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his life dear that he might honour Christ. If we are troubled by the enmity of the world, let us think of Him who said, “When men shall persecute you and revile you, and speak all manner of evil against you falsely for my sake, rejoice and be exceeding glad, for great is your reward in heaven, for so persecuted they the prophets which were before you.” When tempted by weariness and disappointment, let these words rouse us like the sound of a trumpet in battle, "Looking unto Jesus, the author and finisher of our faith, who for the joy that was set before him endured the cross, despising the shame, and is set down at the right hand of the throne of God.” “And this is the victory that overcometh the world, even our faith.” For so to overcome doubt as ever to trust sweetly in God, so to overcome self as to love the Lord and his Christ with supreme devotion, is even here to come off more than conqueror through him that loved us. But the fulness of the conquest is never apparent until it is final. In death the last battle is fought, and the immortal victory won,

In the saintly peace, in the spiritual glory, in the rejoicing hope, in the trustful tenderness of the dying Christian, there is victory,

leat cannot part the soul from its Beloved, nor can anything else; “ for I am persuaded that neither death nor life; nor angels, nor principalities, nor powers ; nor things present, nor things to come ; nor height nor depth, nor any other creature, shall be able to separate us from the love of God which is in Christ Jesus our Lord.” Let us, then, " endure hardness as good soldiers."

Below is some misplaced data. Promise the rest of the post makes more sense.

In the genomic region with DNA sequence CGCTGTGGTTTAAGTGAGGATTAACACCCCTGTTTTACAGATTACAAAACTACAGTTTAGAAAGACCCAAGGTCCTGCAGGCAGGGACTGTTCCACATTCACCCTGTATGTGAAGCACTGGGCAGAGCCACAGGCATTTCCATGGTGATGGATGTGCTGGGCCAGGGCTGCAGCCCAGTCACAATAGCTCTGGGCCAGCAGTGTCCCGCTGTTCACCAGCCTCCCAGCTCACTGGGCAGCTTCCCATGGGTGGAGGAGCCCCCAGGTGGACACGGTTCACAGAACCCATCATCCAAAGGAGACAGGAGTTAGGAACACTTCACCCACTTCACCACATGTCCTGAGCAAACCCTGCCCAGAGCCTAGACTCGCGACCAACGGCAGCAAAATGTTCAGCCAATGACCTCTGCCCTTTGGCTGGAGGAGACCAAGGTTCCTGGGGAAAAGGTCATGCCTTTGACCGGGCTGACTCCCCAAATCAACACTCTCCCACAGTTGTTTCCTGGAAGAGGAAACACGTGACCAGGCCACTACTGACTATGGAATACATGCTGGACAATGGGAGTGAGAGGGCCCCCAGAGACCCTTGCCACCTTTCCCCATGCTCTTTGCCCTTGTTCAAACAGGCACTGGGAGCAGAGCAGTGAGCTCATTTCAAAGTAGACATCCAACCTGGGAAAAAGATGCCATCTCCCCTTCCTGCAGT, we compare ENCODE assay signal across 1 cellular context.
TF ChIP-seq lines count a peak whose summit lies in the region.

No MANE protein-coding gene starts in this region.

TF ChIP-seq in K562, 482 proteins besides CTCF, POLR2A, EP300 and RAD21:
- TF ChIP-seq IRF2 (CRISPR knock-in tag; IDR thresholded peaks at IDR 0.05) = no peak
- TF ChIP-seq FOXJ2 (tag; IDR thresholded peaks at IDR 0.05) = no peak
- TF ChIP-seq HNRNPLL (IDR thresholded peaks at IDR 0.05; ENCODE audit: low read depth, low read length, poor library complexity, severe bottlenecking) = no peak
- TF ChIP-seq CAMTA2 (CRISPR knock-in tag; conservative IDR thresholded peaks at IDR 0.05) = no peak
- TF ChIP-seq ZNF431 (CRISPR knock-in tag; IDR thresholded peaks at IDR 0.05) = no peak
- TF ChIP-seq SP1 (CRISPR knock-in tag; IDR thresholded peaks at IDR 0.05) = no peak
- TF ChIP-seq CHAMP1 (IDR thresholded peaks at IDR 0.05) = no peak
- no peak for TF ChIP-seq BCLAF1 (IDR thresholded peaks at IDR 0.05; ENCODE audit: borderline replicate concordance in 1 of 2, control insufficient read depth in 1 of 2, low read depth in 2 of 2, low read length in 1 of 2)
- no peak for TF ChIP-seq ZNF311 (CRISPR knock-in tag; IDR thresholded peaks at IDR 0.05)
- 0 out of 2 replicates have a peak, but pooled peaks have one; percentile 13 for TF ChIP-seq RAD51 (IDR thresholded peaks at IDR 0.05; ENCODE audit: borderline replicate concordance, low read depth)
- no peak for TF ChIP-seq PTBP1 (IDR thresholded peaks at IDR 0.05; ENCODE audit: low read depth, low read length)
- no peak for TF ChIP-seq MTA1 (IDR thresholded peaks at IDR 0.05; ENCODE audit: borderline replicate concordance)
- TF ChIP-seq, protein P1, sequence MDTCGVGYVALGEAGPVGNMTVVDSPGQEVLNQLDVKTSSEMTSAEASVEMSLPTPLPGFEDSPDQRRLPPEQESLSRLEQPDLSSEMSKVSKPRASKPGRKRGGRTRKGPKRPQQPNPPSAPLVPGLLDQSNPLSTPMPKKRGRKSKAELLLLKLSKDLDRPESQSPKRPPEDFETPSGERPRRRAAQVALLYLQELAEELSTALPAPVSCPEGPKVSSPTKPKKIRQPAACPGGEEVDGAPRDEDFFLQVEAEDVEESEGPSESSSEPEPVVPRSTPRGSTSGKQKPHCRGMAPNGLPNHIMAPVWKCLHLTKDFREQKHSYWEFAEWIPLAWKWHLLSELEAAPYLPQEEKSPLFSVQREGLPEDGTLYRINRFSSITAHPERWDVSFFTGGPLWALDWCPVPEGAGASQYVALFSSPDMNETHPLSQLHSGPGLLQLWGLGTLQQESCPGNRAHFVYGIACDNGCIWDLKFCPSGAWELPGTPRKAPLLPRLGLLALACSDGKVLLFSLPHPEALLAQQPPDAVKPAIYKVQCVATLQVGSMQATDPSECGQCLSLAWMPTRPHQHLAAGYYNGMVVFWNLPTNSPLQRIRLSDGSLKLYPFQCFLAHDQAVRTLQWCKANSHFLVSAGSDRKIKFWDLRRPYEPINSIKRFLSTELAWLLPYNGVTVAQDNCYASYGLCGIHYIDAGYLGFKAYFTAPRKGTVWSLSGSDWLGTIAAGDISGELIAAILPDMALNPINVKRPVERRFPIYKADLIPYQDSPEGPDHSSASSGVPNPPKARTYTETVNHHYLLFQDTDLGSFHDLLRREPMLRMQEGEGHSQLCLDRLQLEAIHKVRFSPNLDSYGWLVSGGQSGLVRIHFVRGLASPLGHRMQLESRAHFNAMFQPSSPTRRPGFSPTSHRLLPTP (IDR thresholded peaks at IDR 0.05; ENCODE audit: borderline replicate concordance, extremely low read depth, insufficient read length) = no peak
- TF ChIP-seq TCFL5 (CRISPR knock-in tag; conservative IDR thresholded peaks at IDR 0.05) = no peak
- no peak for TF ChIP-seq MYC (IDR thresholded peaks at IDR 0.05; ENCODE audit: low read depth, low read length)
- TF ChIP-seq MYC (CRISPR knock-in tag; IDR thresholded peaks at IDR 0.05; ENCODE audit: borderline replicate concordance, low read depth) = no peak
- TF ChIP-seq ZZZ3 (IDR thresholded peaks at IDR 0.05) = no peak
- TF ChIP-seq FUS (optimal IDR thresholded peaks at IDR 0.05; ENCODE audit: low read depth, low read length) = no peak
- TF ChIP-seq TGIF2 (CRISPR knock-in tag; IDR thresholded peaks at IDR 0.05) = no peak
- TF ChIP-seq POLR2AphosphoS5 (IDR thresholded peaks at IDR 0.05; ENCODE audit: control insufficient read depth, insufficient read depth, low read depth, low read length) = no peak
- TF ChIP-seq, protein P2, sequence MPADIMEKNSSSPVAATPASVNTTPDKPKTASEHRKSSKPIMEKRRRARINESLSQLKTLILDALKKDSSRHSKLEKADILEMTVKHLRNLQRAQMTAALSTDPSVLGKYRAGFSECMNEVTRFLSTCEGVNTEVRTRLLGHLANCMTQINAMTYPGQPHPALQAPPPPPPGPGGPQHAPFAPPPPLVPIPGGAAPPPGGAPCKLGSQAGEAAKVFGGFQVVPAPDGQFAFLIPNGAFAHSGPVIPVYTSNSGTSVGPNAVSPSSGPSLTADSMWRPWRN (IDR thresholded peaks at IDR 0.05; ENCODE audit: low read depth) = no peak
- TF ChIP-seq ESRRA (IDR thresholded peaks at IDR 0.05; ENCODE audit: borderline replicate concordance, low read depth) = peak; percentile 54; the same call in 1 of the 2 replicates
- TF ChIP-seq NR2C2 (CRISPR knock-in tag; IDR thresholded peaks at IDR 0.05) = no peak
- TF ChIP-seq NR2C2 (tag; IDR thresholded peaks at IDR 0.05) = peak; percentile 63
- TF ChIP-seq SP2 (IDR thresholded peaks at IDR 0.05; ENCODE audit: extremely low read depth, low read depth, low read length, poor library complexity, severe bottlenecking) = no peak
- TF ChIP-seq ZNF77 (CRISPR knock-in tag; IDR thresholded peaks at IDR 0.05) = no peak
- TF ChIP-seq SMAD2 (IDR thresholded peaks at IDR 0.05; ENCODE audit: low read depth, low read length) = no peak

Miscellaneous Zrticles, Anecdotes, de.


PASSING EVENTS. LONDON, after being all astir, and passing through something like a fit of enthusiasm, arising from the visit of the Sultan of Turkey, the Pasha of Egypt, and the Belgian Volunteers, has once more settled down to plodding work and routine occupation. The visit of the Belgians was sure to awaken great interest, and we hope that in the other cases salutary results of a social and religious character will follow. The present state of Europe is not considered satisfactory. The expectation of war has been revived. We sincerely hope that subsequent events will falsify present rumours; but the extensive warlike preparations that are being made both by France and

Prussia certainly look somewhat ominous. A European war-and if France and Prussia were to commence, who can tell where it might end ?-would be a terrible calamity. May Heaven in mercy avert it!

THE WESLEYAN CONFERENCE. -The Conference of our elder brethren, the Wesleyans, met at Bristol on the 25th ult., and is still in session. The preliminary committees met, as usual, some days previously. These committees are now a power in the Wesleyan body. They are in character departmental, they are composed of ministers and laymen, and they review the proceedings in each branch of affairs during the year, with a view to the recommendation of such measures to the Conference as in each case may seem